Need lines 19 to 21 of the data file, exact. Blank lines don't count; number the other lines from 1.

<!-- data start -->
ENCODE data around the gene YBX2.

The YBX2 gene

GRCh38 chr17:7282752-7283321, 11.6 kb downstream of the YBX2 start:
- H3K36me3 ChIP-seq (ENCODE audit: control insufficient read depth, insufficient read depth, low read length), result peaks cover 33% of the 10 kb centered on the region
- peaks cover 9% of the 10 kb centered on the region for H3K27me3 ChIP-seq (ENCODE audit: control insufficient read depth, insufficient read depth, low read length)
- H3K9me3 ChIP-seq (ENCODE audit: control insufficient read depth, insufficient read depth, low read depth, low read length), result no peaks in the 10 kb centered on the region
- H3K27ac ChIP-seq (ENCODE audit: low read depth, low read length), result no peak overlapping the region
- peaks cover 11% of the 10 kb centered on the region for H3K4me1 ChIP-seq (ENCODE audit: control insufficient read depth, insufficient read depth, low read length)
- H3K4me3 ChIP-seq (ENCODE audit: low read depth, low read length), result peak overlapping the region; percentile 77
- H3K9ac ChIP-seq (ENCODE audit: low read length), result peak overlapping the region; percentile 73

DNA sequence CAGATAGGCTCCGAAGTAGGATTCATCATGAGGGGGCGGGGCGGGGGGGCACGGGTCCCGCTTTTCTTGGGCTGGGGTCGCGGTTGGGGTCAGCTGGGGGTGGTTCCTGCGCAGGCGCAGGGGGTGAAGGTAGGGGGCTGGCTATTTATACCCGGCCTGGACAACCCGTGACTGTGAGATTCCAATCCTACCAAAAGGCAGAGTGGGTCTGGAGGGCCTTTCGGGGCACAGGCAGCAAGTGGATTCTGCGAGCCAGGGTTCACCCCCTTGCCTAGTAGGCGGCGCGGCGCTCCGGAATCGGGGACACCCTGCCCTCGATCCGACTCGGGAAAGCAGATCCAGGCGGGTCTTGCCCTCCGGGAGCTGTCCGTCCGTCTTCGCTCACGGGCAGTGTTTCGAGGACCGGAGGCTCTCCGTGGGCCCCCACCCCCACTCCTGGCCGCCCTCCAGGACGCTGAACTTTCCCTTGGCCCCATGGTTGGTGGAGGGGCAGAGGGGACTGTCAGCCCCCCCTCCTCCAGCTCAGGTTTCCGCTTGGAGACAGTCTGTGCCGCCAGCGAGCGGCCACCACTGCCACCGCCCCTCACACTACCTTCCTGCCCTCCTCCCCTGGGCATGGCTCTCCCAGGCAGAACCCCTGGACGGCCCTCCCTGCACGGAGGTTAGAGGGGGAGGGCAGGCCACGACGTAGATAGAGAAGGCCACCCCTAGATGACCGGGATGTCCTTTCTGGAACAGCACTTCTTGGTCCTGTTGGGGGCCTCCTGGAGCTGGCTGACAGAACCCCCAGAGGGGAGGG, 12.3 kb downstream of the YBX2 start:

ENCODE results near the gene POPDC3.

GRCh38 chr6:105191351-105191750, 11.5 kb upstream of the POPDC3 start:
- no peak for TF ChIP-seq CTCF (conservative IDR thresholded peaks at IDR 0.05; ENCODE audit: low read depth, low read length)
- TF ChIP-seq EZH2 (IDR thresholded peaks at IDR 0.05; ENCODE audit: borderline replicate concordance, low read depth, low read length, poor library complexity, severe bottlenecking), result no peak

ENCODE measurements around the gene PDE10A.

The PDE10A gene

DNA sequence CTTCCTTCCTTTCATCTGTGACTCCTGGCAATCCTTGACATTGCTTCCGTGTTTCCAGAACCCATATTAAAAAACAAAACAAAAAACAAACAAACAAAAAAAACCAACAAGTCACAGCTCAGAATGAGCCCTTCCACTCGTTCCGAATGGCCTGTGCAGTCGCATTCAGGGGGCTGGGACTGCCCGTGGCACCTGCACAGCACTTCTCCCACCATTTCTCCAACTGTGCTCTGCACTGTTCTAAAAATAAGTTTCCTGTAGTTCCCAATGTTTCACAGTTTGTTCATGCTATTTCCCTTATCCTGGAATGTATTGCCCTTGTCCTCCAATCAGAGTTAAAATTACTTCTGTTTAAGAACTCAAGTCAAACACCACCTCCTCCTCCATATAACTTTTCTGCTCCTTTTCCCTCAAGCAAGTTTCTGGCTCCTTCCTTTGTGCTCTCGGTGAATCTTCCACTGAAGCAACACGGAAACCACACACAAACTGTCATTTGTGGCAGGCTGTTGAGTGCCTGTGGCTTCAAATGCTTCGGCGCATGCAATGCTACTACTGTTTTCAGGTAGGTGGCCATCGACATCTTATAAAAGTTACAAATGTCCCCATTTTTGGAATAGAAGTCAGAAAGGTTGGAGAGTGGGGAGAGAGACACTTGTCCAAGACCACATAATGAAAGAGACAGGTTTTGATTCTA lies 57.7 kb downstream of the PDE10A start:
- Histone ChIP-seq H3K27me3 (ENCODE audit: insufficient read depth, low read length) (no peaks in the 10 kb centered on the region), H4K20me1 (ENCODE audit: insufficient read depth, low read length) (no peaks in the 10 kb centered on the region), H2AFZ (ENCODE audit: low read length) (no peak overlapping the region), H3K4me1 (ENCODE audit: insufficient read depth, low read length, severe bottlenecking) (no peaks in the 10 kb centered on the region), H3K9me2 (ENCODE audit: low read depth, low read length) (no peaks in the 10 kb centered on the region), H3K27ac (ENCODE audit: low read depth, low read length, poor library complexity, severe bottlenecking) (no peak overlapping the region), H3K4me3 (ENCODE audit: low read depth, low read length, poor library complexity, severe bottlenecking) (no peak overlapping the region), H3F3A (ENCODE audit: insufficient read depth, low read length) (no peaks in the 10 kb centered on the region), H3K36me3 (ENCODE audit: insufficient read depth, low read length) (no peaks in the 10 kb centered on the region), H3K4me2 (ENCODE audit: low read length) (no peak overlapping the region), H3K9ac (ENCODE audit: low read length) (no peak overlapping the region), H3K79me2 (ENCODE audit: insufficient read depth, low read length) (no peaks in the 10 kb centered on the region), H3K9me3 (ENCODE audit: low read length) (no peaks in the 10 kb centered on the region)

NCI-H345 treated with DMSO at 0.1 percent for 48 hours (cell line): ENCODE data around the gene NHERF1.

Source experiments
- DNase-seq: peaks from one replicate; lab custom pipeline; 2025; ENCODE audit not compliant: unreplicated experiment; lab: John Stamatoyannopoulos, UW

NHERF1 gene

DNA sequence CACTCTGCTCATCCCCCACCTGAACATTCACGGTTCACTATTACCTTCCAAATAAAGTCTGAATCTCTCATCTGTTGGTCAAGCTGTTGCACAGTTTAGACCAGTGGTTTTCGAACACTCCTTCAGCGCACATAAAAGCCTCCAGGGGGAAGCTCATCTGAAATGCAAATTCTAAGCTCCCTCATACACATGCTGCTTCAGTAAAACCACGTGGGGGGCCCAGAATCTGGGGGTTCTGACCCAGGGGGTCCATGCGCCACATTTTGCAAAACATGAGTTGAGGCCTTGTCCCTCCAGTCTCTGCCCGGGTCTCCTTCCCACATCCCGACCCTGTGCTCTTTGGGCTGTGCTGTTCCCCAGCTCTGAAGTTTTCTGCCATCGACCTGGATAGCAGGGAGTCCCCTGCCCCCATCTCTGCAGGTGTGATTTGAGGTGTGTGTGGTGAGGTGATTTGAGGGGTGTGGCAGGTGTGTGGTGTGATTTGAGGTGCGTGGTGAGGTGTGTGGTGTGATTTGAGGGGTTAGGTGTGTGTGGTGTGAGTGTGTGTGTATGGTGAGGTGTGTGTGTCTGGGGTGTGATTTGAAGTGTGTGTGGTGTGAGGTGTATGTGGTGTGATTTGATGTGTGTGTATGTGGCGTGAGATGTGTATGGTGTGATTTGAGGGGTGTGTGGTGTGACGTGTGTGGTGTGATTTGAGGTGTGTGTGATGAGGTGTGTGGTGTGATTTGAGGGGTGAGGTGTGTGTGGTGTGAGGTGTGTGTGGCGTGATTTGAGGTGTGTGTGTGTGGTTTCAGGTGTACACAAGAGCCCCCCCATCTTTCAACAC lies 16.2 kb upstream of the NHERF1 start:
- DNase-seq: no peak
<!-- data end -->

- Histone ChIP-seq H3K27me3 (ENCODE audit: insufficient read depth, low read length) (no peaks in the 10 kb centered on the region), H4K20me1 (ENCODE audit: insufficient read depth, low read length) (no peaks in the 10 kb centered on the region), H2AFZ (ENCODE audit: low read length) (no peak overlapping the region), H3K4me1 (ENCODE audit: insufficient read depth, low read length, severe bottlenecking) (no peaks in the 10 kb centered on the region), H3K9me2 (ENCODE audit: low read depth, low read length) (no peaks in the 10 kb centered on the region), H3K27ac (ENCODE audit: low read depth, low read length, poor library complexity, severe bottlenecking) (no peak overlapping the region), H3K4me3 (ENCODE audit: low read depth, low read length, poor library complexity, severe bottlenecking) (no peak overlapping the region), H3F3A (ENCODE audit: insufficient read depth, low read length) (no peaks in the 10 kb centered on the region), H3K36me3 (ENCODE audit: insufficient read depth, low read length) (no peaks in the 10 kb centered on the region), H3K4me2 (ENCODE audit: low read length) (no peak overlapping the region), H3K9ac (ENCODE audit: low read length) (no peak overlapping the region), H3K79me2 (ENCODE audit: insufficient read depth, low read length) (no peaks in the 10 kb centered on the region), H3K9me3 (ENCODE audit: low read length) (no peaks in the 10 kb centered on the region)

NCI-H345 treated with DMSO at 0.1 percent for 48 hours (cell line): ENCODE data around the gene NHERF1.

Source experiments